After discussing this with my vet and the surgeon, Mikko is a strong candidate for surgery which, if all goes well, will completely fix her problem, extend her life and activity level. Without the surgery, she would need to stay on heart medication, have her activity level monitored, could die of a heart-attack at any moment, and would possibly live a few more years. This just breaks my heart, and I feel compelled to see the operation through.
The problem arises in funding the operation. I've been quoted an approximate cost of $2000/up. I'm writing you in hopes that you would consider sharing this story with your readers, asking for donations for her surgery.
I really want to make this happen for her, but need help with the high cost.
I am a single-parent putting myself through graduate school and live within a tight budget.
I am able to pay for routine vet bills, training, supplies, and offer a loving home, but did not expect the need to come up with thousands of dollars for our new dog's open heart surgery.
Donations could be made in Mikko's name to our vet's office:
Nicholasville Road Animal Hospital
4570 Nicholasville Rd.
The Lexington Farmers' Market will hold the second in a series of outdoor food celebrations, the "Summer Solstice Festival" on Saturday, June 21st downtown on Vine Street. Beginning at 10 am, Alfalfa's Restaurant will prepare and offer free samples of dishes made from fresh spring and summer fruits and vegetables, all obtained on site from farmers.
The Kentucky River Clean Sweep, which was to be held on Saturday, June 21st , has been postponed because of recent rainfall. The excess rain has driven water level up, which makes for dangerous conditions. The Clean Sweep has been rescheduled for Saturday, August 9th, from 9am to 2:30pm. For more info and to register for the August 9th event, call 425-2255.
This year's Governor's School for the Arts will be held on the campus of Lexington's Transylvania University from June 22 to July 13. This year is the largest program GSA has ever had: 231 high school seniors. Also, this year marks the first year GSA will host international students (five students from Northern Ireland will be in attendance). This is also the inaugural year for an Architecture and Historical Preservation program.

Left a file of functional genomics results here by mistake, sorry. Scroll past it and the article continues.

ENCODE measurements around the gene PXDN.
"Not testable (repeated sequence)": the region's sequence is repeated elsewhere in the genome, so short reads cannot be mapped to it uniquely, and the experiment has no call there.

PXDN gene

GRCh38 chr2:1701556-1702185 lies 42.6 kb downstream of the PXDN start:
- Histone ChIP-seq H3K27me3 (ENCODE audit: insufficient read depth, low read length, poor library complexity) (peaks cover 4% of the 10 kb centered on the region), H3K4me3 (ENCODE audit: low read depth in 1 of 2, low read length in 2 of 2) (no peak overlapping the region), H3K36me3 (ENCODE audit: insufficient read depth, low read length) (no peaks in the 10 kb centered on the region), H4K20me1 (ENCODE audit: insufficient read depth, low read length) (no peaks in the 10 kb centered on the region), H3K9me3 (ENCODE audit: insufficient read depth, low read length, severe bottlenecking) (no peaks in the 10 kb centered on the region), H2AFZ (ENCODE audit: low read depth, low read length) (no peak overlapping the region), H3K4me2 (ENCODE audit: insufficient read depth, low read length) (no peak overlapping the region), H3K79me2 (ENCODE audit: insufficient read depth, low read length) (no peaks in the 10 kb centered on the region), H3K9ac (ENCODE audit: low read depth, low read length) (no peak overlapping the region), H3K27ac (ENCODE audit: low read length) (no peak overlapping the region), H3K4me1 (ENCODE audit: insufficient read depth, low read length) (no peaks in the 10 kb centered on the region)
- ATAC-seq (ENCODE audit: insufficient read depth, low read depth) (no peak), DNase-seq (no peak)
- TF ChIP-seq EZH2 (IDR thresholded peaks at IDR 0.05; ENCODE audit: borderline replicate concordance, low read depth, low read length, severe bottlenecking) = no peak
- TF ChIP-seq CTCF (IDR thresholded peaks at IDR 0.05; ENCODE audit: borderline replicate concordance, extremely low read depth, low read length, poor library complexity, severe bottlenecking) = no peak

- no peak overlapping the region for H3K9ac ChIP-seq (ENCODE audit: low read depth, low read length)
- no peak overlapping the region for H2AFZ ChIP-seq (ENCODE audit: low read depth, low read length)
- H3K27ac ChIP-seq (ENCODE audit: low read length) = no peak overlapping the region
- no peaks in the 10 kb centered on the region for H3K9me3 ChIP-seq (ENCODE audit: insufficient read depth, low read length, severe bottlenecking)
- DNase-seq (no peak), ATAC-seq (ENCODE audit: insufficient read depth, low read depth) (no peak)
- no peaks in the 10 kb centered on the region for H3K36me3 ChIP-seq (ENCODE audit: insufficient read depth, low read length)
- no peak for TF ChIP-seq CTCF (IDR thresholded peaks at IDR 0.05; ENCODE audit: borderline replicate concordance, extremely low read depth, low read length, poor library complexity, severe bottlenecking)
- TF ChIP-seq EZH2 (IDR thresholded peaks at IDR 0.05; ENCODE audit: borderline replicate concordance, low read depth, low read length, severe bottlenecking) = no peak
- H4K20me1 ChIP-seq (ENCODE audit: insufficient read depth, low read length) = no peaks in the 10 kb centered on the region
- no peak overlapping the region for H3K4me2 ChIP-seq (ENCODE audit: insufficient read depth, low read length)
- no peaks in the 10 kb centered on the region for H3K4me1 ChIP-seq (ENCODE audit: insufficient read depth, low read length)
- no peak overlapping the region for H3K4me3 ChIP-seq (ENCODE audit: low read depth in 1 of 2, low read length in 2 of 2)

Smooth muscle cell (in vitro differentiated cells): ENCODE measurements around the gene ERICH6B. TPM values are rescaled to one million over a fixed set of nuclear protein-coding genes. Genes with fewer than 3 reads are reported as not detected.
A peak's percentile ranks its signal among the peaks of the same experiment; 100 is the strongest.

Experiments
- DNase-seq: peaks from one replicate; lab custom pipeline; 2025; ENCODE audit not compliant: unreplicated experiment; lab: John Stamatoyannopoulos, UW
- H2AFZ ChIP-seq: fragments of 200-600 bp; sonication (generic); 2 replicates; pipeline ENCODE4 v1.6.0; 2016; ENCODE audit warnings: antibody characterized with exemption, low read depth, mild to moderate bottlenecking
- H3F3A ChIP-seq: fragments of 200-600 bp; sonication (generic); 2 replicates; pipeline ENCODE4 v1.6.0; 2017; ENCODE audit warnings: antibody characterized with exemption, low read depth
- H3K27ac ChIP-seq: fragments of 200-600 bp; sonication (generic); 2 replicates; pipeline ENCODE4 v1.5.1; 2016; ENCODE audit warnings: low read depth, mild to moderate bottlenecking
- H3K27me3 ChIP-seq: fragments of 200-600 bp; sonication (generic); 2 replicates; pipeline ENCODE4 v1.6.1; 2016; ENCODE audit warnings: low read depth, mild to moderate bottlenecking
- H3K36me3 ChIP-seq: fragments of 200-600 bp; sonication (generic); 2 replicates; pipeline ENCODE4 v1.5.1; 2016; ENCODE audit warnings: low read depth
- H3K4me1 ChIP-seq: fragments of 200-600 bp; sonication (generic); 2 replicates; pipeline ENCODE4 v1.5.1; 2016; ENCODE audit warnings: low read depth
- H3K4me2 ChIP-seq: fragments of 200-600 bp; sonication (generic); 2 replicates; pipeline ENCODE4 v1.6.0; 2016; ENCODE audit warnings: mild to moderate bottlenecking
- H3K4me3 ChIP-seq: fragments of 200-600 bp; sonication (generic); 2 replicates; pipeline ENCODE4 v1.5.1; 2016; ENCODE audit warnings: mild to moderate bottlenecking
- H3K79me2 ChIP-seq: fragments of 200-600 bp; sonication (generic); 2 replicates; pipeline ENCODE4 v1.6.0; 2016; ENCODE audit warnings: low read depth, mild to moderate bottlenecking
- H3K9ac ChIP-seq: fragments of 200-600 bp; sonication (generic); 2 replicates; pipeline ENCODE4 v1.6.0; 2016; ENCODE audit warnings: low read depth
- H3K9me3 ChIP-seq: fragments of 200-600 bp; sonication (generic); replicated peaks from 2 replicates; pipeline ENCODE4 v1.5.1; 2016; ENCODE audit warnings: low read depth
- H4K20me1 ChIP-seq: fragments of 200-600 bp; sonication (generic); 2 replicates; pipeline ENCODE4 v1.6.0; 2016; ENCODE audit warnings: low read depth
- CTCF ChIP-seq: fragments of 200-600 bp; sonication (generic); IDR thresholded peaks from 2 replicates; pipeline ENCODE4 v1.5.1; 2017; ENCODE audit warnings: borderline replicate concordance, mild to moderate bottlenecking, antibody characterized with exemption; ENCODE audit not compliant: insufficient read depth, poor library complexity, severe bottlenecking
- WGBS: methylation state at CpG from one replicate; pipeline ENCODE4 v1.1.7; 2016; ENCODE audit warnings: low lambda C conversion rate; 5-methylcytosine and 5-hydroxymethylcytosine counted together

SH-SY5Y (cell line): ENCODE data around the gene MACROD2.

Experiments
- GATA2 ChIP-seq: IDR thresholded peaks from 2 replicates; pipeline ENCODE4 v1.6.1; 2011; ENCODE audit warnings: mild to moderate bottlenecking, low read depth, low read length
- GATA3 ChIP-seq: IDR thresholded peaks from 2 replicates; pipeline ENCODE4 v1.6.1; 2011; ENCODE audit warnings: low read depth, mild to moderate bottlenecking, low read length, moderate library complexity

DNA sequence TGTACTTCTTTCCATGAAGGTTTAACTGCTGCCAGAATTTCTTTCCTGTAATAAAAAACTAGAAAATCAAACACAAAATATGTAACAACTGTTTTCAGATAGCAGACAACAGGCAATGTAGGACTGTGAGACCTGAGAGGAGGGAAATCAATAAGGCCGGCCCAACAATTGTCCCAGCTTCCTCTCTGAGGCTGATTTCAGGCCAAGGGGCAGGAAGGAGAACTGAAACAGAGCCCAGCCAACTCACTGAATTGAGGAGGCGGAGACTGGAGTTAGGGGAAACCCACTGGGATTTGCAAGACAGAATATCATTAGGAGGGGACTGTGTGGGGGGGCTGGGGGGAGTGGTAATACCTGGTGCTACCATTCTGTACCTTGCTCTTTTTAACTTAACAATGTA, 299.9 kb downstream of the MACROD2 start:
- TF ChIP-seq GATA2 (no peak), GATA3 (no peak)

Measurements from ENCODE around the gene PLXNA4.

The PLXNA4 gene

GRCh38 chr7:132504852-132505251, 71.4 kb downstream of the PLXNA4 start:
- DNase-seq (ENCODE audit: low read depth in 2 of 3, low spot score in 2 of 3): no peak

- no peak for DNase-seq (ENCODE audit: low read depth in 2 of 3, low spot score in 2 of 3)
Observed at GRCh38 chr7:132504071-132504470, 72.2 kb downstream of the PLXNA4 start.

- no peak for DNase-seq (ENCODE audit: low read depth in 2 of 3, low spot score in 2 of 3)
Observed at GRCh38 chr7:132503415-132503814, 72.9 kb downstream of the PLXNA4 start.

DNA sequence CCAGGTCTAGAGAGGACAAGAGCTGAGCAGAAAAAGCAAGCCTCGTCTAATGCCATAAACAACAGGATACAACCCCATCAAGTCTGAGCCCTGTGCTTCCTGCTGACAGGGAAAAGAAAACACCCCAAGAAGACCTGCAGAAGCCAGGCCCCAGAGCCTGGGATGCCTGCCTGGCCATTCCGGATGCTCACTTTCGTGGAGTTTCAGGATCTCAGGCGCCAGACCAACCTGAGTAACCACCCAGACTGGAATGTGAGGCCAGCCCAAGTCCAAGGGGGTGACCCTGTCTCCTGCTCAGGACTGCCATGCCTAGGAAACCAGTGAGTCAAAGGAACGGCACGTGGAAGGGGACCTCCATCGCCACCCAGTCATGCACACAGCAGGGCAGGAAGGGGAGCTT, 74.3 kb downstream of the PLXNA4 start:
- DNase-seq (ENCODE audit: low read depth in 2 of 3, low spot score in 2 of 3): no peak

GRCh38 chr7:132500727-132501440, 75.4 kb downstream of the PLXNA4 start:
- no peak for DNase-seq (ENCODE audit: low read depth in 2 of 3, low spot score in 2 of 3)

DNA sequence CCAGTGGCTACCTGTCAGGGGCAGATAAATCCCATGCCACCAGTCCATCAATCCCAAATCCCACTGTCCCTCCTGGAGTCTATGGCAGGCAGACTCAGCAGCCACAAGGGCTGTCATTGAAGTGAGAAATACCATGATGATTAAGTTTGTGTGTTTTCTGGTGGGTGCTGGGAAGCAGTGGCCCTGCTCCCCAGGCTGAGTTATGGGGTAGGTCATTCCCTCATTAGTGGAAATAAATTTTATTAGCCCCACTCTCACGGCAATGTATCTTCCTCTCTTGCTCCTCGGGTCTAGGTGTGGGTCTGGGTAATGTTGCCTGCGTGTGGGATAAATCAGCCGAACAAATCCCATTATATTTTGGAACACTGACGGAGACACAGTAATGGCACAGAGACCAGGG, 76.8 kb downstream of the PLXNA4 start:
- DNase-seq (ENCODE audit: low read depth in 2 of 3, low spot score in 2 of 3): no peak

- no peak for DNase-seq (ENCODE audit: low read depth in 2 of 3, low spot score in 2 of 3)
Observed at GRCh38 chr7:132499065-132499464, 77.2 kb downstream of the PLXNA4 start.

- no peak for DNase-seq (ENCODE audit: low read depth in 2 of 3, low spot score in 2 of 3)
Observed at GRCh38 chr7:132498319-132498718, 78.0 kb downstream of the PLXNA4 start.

God's Pantry food bank will soon be helping even more people in their 49-county service area. Their Commodity Supplemental Food Program is expanding to help more low-income seniors. An open registration for those eligible will be held June 25-26 from 1pm- 4pm at Broadway Christian Church, 187 N. Broadway. The program provides recipients with a nutritionally planned food package on a monthly basis. Pregnant and postpartum women, and children under 6 are also eligible, to a limited extent, for the program.
The ability to smoke in public places may soon waft away. The Urban County Council voted 8-4 earlier this week to keep a smoking ban on the table.
The ban still requires further consideration by the Council.
A first reading will be heard on June 26th, and a second reading on July 1st. The final vote by the Council will take place on July 1st.
Should the measure pass businesses would have four months (by October) to post no-smoking signs, and ask that customers put out their cigarettes.
Passage of the ban could set a precedent for other Kentucky cities considering a ban.
Wrap it up; we'll take it
Lexmark is asking for your support of a free computer and printer recycling event Dell, in conjunction with Lexmark and the University of Kentucky, will hold at the University of Kentucky (Commonwealth Stadium, Red parking lot, stadium's west side) on Saturday, June 28 from 9 a.m. to 3 p.m. Everyone in the Lexington area is invited to bring their unwanted computer and printer equipment to the drop-off location and it will be recycled, at no charge.